Absolutely. Thank you for not even listing metronidazole as an option because I would never choose it. I would never choose it, especially not for an IBD patient. And so really, my metronidazole has always fallen out of favor, as per the IDSA guidelines from 2018. And I can tell you, the ACG guidelines from this year should be coming out any minute, and they will mirror that sentiment. And so for me, it's a bit about price and payer. And so I would say I do like to use fidaxomicin, especially in my IBD patients, when possible. You know, if you look at the head-to-head data, it is better at preventing recurrences, especially when used early in the course. Although as many of you know, if you've tried to write for it, it can be prohibitively expensive, depending on the payer. And so it's still not my go-to primarily for that reason. I'm still primarily using vancomycin first line, because I still think vancomycin does still work well, although you get less specificity for C. diff killing, as you get a little bit more destruction of your microbiome, which I don't love. So I will use standard-dose vanco for a first episode.
There is some data from David Rubin’s group that even for a primary episode of C. diff in an IBD patient you may have better outcomes if you go out to four weeks. So I would say if the patient was very tenuous, or, you know, they were a lot of other things going on with this IBD patient, I might consider a slightly longer course up to four weeks. Though I would say generally speaking, I'm still doing standard 14-day course of vancomycin, standard dosing.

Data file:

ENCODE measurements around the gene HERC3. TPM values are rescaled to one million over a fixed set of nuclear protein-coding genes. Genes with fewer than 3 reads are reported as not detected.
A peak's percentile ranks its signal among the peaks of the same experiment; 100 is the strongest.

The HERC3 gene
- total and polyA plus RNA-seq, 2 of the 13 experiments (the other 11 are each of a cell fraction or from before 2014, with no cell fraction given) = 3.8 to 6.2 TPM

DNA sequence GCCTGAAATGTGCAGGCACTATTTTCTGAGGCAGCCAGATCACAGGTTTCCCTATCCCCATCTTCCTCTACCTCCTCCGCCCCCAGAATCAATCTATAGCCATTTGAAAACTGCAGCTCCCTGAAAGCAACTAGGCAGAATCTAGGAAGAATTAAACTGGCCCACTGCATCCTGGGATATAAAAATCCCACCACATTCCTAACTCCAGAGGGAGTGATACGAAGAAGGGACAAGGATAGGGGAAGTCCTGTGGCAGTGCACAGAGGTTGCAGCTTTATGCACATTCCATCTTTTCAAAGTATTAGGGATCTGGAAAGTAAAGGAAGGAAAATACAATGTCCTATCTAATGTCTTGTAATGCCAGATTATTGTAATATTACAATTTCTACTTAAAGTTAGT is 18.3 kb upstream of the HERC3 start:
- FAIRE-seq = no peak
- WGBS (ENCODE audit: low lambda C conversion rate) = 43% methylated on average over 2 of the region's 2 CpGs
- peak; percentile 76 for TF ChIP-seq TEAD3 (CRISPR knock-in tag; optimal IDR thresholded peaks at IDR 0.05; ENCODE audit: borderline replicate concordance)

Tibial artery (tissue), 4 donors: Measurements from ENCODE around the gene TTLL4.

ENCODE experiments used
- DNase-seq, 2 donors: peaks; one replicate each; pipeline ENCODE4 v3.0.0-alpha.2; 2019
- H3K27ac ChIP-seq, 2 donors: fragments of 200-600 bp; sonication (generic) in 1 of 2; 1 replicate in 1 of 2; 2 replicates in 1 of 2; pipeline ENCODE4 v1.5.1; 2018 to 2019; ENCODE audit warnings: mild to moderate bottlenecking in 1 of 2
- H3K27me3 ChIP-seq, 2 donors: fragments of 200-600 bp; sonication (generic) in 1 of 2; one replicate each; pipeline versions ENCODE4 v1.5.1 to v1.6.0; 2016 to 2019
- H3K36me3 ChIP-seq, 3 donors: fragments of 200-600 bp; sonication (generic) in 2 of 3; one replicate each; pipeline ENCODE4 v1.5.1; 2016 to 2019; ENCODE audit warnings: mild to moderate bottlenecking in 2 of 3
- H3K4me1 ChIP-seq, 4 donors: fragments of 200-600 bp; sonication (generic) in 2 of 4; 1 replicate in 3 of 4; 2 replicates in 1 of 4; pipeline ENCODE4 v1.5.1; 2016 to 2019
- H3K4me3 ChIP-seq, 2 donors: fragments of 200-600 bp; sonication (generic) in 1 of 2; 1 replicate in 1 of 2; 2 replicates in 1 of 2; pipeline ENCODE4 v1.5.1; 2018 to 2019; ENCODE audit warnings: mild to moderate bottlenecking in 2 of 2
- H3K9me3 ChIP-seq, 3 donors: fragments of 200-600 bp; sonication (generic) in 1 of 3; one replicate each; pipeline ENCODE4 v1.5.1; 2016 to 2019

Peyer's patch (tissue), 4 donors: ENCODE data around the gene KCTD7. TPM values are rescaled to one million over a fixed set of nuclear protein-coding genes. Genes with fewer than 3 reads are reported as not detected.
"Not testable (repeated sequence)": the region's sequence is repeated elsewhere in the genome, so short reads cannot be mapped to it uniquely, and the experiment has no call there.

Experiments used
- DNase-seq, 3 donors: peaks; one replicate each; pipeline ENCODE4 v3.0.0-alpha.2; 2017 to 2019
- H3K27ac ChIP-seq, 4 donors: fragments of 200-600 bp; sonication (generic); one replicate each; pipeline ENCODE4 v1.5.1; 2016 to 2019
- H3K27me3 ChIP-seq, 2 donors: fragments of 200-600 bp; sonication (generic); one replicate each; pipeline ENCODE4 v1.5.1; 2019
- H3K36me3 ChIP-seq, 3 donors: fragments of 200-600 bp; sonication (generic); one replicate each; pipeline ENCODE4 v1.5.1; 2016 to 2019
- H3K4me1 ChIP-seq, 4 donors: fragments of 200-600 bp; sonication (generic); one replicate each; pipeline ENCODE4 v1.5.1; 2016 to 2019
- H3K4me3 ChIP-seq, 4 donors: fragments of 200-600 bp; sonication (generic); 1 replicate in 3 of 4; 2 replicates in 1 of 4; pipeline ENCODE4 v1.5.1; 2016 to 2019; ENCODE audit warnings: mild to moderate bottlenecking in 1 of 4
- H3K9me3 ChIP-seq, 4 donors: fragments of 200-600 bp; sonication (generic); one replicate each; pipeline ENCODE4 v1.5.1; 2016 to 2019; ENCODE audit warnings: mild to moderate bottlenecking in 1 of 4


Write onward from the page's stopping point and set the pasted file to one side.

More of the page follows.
I'll get on my soapbox here again and say there is never any reason to be using doses higher than 125 milligrams QID of vancomycin, the 250 and the 500-milligram dose have absolutely no utility in outpatient management of this disease. And so if the patient is not responding to standard dose vanco, you have missed the cause of their diarrhea, and you need to look for something else. The answer should never be increase the dose.
But when able, I do like to use fidaxomicin, especially in my IBD patients again, because of the head-to-head data.
For those just tuning in, you're listening to GI Insights on ReachMD. And I'm speaking with Dr. Jessica Allegretti on the management of C. difficile in IBD patients.
Now I know you're doing a very innovative study, the ICON study. Can you kind of give us some insights for our community as to what they can look forward to coming from your research?
Absolutely. So the intersection between C. diff and IBD is really a passion of mine. You know, I think this is a really forgotten group of patients, if you will, because C. diff trials exclude IBD patients, and IBD trials exclude those with C. diff. And this is a really challenging group of patients who are sick and really need help. So really understanding how to best treat these patients is really something I'm very committed to.